Get That Money is an exploration of the many ways we think about our finances — what we earn, what we have, and what we want. In Living With Money, we talk to people about the stories behind their bank balances. Here’s what happened when a 34-year-old woman quit her job, cashed out her retirement savings, took a break from her bills, and stopped living by the “rules.”
About two years ago, my life looked great on paper. I ran an arts education program at a nonprofit and I lived with my long-term boyfriend in a great apartment in Brooklyn. I had health insurance and a 401(k). My paycheck was pretty small, but my partner made enough money that he was able to support a nice lifestyle that included vacations and shopping and going out to eat. It was all very comfortable and stable. And I was also really, really miserable.
I felt trapped. Work was a nightmare because I was basically doing two jobs at once, and the organization just kept piling more stuff on my plate. At home, things with my partner were not good, and hadn’t been for a while. I didn’t want to do any of it anymore, but I didn’t know how things could look otherwise. I grew up in a pretty conventional home — my parents got married and had kids and held stable, middle-class jobs in education. They never pressured me to make the same choices that they did, but it was what I knew: Go to good schools, get a good job, find a good partner, pay your bills, save for retirement, be a responsible human. But I was following that model and it wasn’t working for me at all.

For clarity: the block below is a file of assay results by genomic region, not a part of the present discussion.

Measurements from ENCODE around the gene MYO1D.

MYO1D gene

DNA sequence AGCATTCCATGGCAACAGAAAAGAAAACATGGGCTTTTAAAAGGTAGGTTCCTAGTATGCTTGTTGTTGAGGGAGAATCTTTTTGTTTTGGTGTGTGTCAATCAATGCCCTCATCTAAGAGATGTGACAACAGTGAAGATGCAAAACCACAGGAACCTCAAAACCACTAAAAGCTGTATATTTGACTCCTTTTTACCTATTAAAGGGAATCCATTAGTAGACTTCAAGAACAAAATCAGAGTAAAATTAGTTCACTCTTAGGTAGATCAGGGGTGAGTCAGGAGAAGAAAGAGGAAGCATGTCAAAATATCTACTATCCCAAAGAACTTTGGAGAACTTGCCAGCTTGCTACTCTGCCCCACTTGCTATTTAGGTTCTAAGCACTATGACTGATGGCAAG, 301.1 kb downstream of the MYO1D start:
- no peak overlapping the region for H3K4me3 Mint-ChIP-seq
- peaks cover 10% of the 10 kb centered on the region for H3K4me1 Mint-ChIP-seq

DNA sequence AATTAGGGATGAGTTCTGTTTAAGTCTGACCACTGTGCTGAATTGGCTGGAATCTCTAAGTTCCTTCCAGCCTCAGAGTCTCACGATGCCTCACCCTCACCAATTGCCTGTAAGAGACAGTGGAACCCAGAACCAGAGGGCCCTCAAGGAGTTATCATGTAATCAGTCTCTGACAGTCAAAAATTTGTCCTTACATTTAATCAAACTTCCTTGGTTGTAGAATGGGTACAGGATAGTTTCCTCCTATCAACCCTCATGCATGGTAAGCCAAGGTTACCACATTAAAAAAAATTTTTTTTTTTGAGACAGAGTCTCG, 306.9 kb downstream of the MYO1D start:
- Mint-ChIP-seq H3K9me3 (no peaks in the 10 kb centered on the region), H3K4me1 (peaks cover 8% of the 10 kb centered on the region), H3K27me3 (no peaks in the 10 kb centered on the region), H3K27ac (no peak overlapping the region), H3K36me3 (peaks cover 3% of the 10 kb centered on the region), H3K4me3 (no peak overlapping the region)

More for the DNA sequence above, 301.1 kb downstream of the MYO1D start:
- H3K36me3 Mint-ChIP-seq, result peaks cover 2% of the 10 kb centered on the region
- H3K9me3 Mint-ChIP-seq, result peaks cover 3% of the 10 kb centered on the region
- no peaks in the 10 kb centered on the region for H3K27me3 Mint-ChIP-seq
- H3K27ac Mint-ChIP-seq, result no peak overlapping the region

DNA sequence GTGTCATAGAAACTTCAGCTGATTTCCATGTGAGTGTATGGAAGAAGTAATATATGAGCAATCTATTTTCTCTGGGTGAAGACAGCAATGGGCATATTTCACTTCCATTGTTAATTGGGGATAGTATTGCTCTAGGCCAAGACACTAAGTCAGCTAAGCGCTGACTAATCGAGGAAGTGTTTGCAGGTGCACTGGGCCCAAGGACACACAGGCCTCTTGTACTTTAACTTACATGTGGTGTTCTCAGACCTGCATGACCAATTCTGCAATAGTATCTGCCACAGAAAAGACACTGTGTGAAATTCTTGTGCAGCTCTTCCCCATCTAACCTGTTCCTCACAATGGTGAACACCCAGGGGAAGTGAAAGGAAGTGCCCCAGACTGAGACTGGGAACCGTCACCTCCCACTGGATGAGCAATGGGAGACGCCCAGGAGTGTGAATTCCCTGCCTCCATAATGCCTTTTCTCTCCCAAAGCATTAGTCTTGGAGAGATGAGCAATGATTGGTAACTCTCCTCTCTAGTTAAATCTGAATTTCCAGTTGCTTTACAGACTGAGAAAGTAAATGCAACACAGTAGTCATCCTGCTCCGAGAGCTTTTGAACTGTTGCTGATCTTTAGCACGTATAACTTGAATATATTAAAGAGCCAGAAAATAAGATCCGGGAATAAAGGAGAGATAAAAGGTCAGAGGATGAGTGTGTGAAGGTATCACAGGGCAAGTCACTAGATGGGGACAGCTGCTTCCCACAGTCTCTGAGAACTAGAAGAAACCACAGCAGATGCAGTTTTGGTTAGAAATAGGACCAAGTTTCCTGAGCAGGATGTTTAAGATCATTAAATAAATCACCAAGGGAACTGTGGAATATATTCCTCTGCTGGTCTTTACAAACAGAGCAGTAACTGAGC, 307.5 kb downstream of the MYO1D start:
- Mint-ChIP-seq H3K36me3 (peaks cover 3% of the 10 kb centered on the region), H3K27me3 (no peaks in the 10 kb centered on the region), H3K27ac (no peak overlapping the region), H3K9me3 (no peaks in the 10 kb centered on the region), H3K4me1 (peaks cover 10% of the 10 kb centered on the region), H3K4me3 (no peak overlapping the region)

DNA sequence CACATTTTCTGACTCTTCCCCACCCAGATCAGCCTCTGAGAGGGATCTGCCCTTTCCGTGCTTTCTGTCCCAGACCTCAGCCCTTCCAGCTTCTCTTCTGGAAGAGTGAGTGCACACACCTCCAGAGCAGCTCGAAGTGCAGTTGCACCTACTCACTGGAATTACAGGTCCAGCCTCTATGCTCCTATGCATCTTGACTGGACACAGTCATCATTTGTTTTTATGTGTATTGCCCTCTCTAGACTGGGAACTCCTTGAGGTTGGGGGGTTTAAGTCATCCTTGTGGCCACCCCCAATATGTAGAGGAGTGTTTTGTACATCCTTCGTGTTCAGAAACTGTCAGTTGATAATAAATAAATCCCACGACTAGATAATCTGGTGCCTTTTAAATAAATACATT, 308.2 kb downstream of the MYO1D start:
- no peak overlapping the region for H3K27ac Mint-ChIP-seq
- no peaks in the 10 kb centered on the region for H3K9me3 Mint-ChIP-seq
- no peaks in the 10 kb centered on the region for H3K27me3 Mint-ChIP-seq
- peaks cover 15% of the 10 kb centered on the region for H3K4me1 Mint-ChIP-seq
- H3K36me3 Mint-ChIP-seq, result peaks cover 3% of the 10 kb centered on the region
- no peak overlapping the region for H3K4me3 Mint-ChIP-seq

I needed to take some time to think, so I went to visit my aunt in California. She’s in her 70s and she lives by herself and does whatever she wants all the time. She was married once, like 50 years ago, but it didn’t work out and she’s been on her own ever since. She’s made a pretty great life for herself. Sitting in her backyard next to her tomato plants and talking to her made me realize that I had options. My life could look different. I didn’t have to keep doing these things I hated, under the guise of accountability.
When I came home, I broke up with my partner. I didn’t have enough money to move someplace new on my own, so I was just sleeping on various friends’ couches for a few months. I still hated my job but I felt like I had to keep it to preserve some semblance of stability in my life — plus, I still had to support myself. Then I realized that I didn’t have a lot to lose. So I quit and cashed out my 401(k) and HSA, which gave me enough money to pay a couple months’ rent for a room in an apartment in Brooklyn.
I know you’re not supposed to cash out your retirement savings in your mid-30s. But I have an MFA in dance, and owing that much in student loans makes me feel like money isn’t quite real. Like, my loans will never be repaid, ever. When I had a full-time job, I was on an income-based repayment plan. After I quit, I called Sallie Mae and told them I had to defer my loan payments for a while. The whole system feels like a scam sometimes. Like, who made these rules and what’s really going to happen if I don’t follow them?
I had zero plan for making money after I quit my job, so I had to get scrappy. I started TaskRabbiting, which is pretty easy, as it turns out. You just sign up on the website and then people pay you to do things like go to the Garment District to buy an incredibly specific type of string and then tie tags onto things. I worked at a fashion start-up to put together packages that they sent to Instagram bloggers so those bloggers would post about them. I’ve also met some fascinating people whom I love and have continued to work for. One is a photographer who needed help organizing her archive in her studio. I’ve also helped her with other personal-assistant-type stuff.